By their very nature, ideas contrary to established thoughts and practices go beyond the ordinary or expected. They tend to encourage freethinking and produce fresher and more original points of view. But they also seem to defy conventional wisdom and spark suspicion and fear.
With all the companies that I have owned over the years, I have never refused to listen to a contrary idea. Why? Because contrary ideas spawn innovation, organizational effectiveness, and enhanced profitability.
When a team member or employee of mine offered a contrary idea with no analysis, I encouraged and insisted on some sort of prove-up. This always separated the “shoot from the hip” idea from the concept that presented a real opportunity for change.
A boss, manager, supervisor, team leader, etc. who refuses to listen to contrary ideas often stifles intellectual creativity—his own and that of the people he leads. Consider the adage, “If the two of us agree all the time, one of us is unnecessary.” When I was the boss, the last thing I needed around me was a bunch of “yes” men or women.
When I talk about contrary ideas, I don’t mean simply voicing an opposing opinion. It’s not unusual for opinion to be nothing more than whining or jealousy. What I mean is imagining new methods of using what already exists to solve a problem in a unique way.
It’s true. You run the risk of ridicule or rejection when putting forth ideas that counter leadership’s conventional way of thinking. Many leaders and managers aren’t comfortable hearing that the way they’ve always done things isn’t necessarily the best way to do them.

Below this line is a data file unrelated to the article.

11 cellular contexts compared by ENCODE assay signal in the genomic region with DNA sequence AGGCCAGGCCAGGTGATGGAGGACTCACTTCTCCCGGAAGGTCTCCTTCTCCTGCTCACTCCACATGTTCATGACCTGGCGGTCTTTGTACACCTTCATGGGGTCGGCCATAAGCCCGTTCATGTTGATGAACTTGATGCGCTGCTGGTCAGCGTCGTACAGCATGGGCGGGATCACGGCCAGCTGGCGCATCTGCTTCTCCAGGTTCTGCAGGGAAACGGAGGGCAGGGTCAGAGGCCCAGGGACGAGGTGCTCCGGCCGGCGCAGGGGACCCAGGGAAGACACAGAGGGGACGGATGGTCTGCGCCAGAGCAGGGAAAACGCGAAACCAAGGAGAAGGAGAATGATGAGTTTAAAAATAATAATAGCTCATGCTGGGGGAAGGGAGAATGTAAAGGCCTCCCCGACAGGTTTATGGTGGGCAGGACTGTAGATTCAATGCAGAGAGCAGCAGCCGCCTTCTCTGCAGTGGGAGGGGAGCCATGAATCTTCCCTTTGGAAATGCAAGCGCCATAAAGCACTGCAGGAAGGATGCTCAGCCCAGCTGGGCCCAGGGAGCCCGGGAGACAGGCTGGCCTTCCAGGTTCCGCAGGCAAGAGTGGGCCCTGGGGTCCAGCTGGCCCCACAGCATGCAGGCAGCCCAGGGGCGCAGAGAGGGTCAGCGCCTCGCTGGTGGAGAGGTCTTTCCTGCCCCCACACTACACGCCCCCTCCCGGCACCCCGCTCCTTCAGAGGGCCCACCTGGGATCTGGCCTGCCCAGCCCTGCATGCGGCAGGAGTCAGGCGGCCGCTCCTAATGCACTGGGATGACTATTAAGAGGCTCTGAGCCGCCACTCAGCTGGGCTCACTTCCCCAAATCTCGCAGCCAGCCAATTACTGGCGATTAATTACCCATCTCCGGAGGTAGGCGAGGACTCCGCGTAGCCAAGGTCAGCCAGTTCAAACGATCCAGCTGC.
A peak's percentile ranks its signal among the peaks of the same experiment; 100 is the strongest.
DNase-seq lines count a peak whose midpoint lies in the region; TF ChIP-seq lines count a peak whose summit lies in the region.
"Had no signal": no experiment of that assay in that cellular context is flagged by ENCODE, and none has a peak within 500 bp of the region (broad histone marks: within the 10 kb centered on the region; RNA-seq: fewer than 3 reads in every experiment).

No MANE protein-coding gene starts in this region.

Therefore, I recommend that you introduce contrary ideas to your company’s leadership only if the idea can do the following.
1. Make More Money
If your idea can increase sales, gain more customers, or improve profitability, I suspect you will get little opposition. No matter how far-fetched your idea seems, if it can make more money for your company, at the least, you will gain a listening ear.
2. Save More Money
Because increased expenses can squeeze an organization’s profitability, controlling costs is more important than ever. Helping your company’s bottom line grow by offering unique ways to reduce costs positions both you and your company for future success.
3. Increase Operational Effectiveness
If your idea can reduce the stress or pressure on the organization or improve operational effectiveness in any way, go for it! Your contribution to the effectiveness and productivity of your organization will help set you up for increased recognition…and compensation.
4. Improve Talent or Personal Development
In an effort to control expenses, many companies make the mistake of cutting training or personal development. This is never a good idea. Motivated and well-trained employees comprise the lifeblood of an organization. They contribute to the organization’s success and help advance its interests and reputation.
Allow yourself to break free of the constraints that limit your thinking. When you do, you will deliver more value to your organization…and you will increase your personal value.
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